I’ve been meaning to blog about LINQPad in a very long time. In case you don’t know about it, LINQPad is a tool that lets you write and test code very quickly without having to create a full-blown project in Visual Studio. It supports C#, VB.NET, F# and SQL. It was initially intended as an educational tool to experiment with LINQ (its author, Joe Albahari, developed it as companion to his C# in a Nutshell book), but it’s also extremely useful as a general-purpose .NET scratchpad.
I frequently use LINQPad to quickly test a library that I’m working on. It’s very easy, just reference the assembly you want to test and start using it. But when the library doesn’t behave as expected, it’s often useful to be able to debug it step by step… It turns out that it’s pretty simple to do it from LINQPad!
The premium version of LINQPad has an integrated debugger, which isn’t as powerful as the one in Visual Studio, but is useful to debug LINQPad scripts. However, it doesn’t let you step into library code… Fortunately, there’s a trick to use the Visual Studio debugger to debug code running from LINQPad.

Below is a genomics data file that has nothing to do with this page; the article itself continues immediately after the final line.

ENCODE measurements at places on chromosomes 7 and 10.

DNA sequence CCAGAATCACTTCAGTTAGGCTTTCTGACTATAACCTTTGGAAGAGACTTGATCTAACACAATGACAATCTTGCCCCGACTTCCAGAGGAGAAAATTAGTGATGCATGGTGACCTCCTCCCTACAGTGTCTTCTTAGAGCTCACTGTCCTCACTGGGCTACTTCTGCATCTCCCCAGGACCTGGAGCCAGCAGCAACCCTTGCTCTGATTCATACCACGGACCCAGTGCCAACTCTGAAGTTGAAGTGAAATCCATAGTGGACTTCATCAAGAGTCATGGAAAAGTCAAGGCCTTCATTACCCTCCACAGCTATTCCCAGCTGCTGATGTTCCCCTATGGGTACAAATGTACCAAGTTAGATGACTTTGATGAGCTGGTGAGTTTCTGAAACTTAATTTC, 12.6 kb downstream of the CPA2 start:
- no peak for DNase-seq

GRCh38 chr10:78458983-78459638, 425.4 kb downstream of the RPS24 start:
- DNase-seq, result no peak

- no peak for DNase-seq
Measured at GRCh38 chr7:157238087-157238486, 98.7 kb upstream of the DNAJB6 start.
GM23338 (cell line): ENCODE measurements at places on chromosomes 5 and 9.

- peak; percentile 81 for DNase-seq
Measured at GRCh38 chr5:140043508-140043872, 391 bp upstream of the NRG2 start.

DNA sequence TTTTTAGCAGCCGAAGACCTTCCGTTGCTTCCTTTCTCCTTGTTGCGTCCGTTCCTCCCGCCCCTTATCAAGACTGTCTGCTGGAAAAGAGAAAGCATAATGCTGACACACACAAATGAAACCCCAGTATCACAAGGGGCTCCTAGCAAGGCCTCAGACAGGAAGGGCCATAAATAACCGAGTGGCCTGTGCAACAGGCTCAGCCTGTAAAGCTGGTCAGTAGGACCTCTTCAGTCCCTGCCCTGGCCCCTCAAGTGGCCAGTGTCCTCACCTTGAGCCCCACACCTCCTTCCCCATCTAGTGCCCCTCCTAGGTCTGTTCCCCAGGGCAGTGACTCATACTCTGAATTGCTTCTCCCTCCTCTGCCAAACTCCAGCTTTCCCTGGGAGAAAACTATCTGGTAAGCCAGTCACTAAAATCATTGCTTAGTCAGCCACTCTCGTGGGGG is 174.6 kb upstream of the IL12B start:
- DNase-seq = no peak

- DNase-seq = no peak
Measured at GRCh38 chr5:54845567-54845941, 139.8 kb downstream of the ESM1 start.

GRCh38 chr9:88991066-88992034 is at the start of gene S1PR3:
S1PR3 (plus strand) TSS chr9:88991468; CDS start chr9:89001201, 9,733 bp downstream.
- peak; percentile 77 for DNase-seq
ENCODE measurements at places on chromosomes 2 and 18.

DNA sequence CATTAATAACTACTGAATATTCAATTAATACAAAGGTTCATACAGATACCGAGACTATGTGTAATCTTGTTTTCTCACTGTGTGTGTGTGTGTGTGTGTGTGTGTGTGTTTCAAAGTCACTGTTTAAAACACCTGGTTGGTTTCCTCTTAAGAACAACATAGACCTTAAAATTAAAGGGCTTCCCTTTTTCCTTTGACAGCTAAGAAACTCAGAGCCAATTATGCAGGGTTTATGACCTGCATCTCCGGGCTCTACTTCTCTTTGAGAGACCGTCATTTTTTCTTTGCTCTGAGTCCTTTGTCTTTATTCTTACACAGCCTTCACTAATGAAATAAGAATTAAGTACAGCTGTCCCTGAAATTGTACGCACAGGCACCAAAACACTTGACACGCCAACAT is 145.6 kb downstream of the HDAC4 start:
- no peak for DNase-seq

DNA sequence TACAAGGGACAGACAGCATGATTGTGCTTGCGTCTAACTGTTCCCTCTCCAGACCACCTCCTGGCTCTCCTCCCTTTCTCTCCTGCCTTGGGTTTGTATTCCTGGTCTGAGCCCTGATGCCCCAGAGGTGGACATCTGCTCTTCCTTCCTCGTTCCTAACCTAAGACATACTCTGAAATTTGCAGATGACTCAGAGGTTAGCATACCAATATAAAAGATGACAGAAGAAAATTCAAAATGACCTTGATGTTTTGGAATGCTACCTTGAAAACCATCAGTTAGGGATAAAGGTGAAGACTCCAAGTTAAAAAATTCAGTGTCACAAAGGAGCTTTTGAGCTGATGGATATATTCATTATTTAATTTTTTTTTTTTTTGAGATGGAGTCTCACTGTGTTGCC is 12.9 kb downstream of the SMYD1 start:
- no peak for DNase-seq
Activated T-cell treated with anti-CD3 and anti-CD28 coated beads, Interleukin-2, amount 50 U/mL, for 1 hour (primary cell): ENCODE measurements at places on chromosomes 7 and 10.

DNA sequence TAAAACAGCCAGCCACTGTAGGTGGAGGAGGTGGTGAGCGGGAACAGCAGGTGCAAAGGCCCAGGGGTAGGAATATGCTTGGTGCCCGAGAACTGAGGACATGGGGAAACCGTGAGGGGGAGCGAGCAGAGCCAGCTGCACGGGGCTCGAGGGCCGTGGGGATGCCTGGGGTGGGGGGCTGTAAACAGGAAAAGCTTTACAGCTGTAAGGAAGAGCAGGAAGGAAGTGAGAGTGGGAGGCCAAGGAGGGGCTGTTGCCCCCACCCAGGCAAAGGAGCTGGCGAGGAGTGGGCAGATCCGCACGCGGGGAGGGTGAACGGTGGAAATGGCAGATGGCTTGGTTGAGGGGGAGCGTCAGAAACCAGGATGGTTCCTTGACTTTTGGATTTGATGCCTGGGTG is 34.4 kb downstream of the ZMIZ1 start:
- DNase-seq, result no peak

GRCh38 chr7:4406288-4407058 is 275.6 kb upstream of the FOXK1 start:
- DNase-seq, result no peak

First, open your library in Visual Studio if you haven’t already. Build the solution, and add a reference to the assembly to your LINQPad script:
Write some code that uses your library:
And add this line at the beginning of your LINQPad script:
When you run the script, it will open a dialog window prompting you to choose a debugger:
Select the Visual Studio instance in which your solution is loaded and click OK. This will attach the Visual Studio debugger to the process that is running the LINQPad script, and pause the execution on the call to
You can now debug the LINQPad script and your library code. You can set breakpoints, step into methods, add watches, etc, just as when debugging a normal application!